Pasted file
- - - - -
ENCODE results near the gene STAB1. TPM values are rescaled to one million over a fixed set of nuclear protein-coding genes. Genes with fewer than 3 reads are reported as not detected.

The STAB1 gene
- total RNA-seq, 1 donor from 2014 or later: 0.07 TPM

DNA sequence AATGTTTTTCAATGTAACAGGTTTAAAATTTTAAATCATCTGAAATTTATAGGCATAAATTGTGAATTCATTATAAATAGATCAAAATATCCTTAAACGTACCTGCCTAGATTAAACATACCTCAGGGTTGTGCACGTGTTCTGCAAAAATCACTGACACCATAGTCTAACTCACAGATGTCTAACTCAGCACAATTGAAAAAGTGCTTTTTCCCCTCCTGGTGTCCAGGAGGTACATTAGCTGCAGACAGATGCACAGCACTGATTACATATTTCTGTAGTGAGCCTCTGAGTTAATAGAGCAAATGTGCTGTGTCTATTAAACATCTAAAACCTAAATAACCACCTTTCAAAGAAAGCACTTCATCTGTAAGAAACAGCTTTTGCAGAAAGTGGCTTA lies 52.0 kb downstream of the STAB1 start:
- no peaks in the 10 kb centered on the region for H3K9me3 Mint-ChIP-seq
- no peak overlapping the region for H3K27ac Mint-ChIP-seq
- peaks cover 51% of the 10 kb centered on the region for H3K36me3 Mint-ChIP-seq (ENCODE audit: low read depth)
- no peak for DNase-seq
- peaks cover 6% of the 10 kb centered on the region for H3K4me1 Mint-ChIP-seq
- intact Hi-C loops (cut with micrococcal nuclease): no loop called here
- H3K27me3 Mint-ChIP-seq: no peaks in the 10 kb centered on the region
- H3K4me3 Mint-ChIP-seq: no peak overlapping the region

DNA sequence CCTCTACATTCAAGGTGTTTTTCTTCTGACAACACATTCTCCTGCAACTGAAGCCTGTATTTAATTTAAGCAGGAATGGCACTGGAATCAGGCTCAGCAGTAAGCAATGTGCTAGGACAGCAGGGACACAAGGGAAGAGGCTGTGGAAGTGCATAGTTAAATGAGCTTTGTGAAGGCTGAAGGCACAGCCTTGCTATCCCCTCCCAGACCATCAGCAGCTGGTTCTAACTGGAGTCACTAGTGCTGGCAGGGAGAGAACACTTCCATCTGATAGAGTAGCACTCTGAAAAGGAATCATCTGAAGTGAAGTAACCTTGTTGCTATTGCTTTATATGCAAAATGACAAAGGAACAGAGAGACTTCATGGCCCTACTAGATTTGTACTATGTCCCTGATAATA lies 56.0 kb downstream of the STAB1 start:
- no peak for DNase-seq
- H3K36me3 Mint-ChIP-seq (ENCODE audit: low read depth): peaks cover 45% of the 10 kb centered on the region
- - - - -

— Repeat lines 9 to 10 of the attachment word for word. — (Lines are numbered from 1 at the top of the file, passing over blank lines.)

- peaks cover 6% of the 10 kb centered on the region for H3K4me1 Mint-ChIP-seq
- intact Hi-C loops (cut with micrococcal nuclease): no loop called here